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21
September 2015
By GRETCHEN REYNOLDS

Tens of thousands of Americans sprain an ankle every year. But ankle sprains get little respect, with most of us shrugging off the injury as inconsequential and soon returning to normal activities.

Several new studies in people and animals, however, suggest that the effects of even a single sprained ankle could be more substantial and lingering than we have supposed, potentially altering how well and often someone moves, for life.

Healthy ankles are, of course, essential for movement.

“The ankle is the base of the body,” said Tricia Hubbard-Turner, a professor of kinesiology at the University of North Carolina at Charlotte, who led the recent studies. “Everything starts with the ankle.”

But the ankle can be surprisingly fragile and vulnerable to clumsiness (or maybe that’s just me). Step awkwardly off a curb, slide off your high heels, plant a foot wrong while running or playing a sport, and you overstretch or tear the ligaments around the joint and sprain your ankle.

Until recently, few of us worried much about the injury, assuming in most cases that the sprain would fully heal within a week or two, with or without medical attention.

But three new studies, each co-authored by Dr. Hubbard-Turner, raise serious questions about the benignity of ankle sprains.

In the most worrying, since it involves young people, she and her colleagues recruited 20 college students with chronic ankle instability — a condition caused by ankle sprains, in which the ankle easily gives way during movement — and 20 healthy students and asked all of them to wear a pedometer for a week. The researchers controlled for variables like sex, B.M.I. and general health.

It turned out that the students with chronic ankle instability moved significantly less than the other students, taking about 2,000 fewer steps on average each day.

That finding echoed the results of an earlier study by Dr. Hubbard-Turner, although that experiment involved young adult mice. For it, the researchers mildly sprained some of the rodents’ ankles by surgically snipping one of the ligaments on the outside of the joint. They more severely sprained other animals’ joints by snipping two of the ankle ligaments; and performed sham surgery on others to serve as a control group.

Then they let the ligaments heal for several days before giving all of the animals access to running wheels and also testing them for balance by inking their feet and having them skitter along a narrow beam. The researchers could track slips by noting where the colored footprints had slipped off of the beam.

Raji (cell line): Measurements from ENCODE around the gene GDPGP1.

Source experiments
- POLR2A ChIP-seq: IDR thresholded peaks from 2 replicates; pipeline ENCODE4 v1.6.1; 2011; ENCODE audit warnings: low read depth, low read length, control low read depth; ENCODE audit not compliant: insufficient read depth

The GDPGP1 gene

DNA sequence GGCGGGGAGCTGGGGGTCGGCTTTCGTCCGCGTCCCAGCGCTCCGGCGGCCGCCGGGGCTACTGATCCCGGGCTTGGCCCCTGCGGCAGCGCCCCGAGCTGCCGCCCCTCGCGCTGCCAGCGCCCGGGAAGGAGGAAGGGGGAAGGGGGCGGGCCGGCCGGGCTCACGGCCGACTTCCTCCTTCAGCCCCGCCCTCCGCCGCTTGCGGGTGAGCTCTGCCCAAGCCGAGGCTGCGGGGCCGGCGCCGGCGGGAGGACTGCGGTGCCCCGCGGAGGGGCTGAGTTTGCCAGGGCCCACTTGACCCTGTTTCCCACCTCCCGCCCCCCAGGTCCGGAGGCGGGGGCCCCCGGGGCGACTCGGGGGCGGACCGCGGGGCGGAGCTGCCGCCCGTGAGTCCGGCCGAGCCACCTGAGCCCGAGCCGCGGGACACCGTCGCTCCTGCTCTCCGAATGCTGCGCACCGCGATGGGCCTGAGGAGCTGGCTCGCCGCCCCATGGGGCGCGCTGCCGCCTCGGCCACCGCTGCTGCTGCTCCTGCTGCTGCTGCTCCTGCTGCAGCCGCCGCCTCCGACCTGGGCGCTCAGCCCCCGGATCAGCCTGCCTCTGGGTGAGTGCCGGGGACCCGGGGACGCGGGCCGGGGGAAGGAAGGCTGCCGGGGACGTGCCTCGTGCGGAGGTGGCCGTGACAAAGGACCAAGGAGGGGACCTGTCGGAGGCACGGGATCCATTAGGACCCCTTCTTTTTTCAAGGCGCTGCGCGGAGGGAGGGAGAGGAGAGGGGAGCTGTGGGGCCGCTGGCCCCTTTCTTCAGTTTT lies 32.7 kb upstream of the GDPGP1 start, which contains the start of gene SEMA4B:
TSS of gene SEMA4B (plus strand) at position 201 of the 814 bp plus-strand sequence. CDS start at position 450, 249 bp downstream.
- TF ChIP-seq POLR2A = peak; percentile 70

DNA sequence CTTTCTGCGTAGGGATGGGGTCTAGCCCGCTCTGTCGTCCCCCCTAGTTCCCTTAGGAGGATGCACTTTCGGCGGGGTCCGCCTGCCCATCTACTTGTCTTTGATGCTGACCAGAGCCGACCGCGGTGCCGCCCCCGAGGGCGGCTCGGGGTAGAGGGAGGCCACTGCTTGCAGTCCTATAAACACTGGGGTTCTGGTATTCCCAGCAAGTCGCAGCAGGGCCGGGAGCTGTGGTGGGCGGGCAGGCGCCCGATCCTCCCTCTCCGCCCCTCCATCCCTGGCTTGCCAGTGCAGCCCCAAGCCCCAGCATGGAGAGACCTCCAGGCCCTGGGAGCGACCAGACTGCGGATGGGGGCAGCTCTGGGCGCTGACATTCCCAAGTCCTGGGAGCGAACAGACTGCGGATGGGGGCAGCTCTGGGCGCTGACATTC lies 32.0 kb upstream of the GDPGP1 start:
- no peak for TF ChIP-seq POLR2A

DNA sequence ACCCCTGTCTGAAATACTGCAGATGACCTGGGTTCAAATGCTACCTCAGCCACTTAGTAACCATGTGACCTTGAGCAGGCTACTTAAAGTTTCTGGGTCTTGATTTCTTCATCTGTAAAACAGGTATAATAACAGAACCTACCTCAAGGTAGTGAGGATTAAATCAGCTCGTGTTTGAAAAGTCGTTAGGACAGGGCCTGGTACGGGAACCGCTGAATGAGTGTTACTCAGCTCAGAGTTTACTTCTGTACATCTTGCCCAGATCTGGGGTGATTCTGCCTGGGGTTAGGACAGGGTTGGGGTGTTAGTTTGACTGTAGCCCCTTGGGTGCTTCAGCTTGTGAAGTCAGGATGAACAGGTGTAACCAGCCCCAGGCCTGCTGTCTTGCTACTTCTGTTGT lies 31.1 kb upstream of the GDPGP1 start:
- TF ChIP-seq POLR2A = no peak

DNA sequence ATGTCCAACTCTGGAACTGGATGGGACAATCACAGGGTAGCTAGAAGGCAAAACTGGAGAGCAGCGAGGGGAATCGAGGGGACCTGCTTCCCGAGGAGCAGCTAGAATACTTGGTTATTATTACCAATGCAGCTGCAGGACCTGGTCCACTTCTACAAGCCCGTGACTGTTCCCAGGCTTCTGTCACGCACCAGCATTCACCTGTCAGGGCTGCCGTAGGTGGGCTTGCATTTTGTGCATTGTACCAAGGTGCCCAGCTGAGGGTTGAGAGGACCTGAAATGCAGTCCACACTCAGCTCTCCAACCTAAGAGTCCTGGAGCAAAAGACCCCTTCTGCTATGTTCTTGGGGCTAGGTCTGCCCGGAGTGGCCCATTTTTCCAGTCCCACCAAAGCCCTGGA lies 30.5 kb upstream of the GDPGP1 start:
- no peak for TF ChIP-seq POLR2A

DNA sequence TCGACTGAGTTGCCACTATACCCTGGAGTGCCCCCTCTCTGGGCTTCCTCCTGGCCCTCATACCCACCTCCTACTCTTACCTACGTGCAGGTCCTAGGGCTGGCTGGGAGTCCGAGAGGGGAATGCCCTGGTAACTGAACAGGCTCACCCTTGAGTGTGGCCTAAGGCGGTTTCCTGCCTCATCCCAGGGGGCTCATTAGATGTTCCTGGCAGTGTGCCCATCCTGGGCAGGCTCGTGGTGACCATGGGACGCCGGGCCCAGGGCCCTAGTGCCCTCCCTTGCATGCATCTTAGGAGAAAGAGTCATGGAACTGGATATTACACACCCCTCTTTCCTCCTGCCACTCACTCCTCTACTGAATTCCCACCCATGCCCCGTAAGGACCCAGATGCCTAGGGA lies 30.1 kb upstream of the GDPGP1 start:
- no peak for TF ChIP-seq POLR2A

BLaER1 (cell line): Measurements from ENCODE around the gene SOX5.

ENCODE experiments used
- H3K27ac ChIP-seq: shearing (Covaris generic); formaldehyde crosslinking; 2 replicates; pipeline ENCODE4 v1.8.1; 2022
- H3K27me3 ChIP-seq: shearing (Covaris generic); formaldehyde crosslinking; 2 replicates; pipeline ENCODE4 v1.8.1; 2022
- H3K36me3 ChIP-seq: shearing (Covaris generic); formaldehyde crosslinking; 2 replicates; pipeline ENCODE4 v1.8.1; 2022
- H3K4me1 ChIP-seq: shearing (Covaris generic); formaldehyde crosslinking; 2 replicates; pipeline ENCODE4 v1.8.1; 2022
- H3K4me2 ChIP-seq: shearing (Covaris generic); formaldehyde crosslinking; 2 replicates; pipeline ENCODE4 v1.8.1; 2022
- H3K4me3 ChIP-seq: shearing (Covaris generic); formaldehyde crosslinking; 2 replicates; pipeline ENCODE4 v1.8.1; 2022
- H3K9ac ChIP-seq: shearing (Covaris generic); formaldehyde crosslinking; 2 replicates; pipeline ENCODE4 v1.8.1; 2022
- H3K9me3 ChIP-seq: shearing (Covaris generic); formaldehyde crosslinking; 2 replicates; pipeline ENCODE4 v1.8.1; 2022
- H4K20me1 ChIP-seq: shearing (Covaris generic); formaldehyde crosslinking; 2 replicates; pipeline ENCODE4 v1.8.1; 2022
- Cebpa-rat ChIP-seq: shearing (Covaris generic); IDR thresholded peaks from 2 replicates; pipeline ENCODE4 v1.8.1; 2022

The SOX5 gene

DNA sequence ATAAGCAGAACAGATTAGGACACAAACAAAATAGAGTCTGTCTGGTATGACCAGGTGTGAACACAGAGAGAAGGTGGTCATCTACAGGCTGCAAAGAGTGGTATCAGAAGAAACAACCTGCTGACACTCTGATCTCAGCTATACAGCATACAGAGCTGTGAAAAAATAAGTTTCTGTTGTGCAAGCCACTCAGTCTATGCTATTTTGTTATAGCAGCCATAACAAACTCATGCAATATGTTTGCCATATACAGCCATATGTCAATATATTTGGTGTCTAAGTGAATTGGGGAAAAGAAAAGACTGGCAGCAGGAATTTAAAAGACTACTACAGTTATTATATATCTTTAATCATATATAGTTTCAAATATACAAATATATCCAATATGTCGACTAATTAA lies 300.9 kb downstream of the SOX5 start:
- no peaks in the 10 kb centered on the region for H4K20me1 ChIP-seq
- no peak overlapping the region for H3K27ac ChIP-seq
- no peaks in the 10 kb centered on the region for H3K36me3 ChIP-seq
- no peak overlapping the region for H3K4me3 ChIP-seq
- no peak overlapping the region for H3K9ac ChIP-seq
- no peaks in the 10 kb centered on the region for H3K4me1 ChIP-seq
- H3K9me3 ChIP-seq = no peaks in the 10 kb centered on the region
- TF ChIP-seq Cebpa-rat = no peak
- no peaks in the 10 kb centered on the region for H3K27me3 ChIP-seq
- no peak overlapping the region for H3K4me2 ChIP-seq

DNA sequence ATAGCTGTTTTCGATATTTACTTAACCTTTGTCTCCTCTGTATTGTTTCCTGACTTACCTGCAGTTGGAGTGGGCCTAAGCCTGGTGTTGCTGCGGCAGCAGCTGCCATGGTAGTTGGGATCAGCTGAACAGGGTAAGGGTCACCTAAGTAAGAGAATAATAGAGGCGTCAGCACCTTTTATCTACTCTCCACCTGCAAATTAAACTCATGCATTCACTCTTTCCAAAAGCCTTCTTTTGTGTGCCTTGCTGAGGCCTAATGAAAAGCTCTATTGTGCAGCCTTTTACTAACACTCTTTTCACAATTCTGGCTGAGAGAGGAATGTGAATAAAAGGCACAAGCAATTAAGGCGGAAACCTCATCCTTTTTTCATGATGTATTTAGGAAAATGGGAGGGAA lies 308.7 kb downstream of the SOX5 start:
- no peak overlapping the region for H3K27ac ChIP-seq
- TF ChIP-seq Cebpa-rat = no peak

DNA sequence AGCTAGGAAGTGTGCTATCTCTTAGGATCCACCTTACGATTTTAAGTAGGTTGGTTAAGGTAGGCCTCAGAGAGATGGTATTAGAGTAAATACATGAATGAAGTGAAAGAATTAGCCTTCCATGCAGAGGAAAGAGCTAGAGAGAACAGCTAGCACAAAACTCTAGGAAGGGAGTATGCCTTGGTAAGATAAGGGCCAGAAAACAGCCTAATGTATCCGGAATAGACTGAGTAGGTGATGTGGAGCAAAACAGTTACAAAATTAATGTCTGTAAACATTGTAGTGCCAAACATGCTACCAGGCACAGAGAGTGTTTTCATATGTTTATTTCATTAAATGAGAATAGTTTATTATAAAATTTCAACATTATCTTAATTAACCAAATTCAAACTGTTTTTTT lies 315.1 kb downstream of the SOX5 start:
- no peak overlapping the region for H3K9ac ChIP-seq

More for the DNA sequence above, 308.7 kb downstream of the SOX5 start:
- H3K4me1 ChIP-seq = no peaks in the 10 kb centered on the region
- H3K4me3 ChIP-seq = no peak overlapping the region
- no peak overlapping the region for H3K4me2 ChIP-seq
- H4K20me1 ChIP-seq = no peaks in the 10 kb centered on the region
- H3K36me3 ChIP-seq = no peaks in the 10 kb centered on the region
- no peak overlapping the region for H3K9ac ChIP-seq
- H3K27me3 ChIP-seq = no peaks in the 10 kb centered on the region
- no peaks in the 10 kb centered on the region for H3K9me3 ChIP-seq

The researchers followed the mice for a year.

At the end of that time, the mice that had undergone sham surgery — whose ankle ligaments had remained untouched — were running significantly more mileage on their wheels than the mice that had had sprains, especially those that had had a severe sprain, even though, presumably, the injury had healed long ago.

The animals with past sprains also continued to slip during balance testing far more often than the control mice. Their balance was impaired and, the researchers concluded, about 70 percent of the mice from the sprain groups had developed the rodent equivalent of chronic ankle instability as a result of a single past sprain.

However, this animal study and that of the college students were relatively short-term. Although mice may be approaching rodent retirement age after a year, that span does not generally represent their entire life, and the researchers wondered whether the past ankle sprain might turn out to affect their life-long movement patterns.

So for another study, this one published last month in The Journal of Sports Science and Medicine, they continued to follow and test the same groups of mice until they passed away from old age, usually within an additional 12 months.

They found that the repercussions of a single ankle sprain lingered throughout the animals’ lives. The mice that had experienced a mild sprain in young adulthood generally continued to run less and more slowly throughout their lives than the animals that had undergone sham surgery, and those that had experienced a severe ankle sprain ran even fewer miles and at the slowest speeds.

“In these animals, a single sprain had led to far more inactivity” throughout their lives than among the animals with intact ankles, Dr. Hubbard-Turner said.

Of course, these were mice, not humans, so it’s impossible to know whether the same decline in lifelong activity occurs in people who sprain an ankle.

But that possibility implies that we should take sore ankles seriously, Dr. Hubbard-Turner said.

“Don’t ignore a sprain,” she said.

If you twist or otherwise hurt your ankle, consult a doctor or physical therapist about diagnosis, treatment and rehabilitation. And if you have sprained an ankle in the past, even if the injury seems fully healed, consider balance testing by a physical therapist to determine whether you are more wobbly than you suspect.

Finally, if you have never sprained an ankle, pat yourself on the back, preferably while standing on one leg. “Balance training is a good idea for everyone,” Dr. Hubbard-Turner said. (This video has useful balance training tips here.)

The best way to avoid the ramifications of a sprained ankle, she said, “is to not sprain it in the first place.”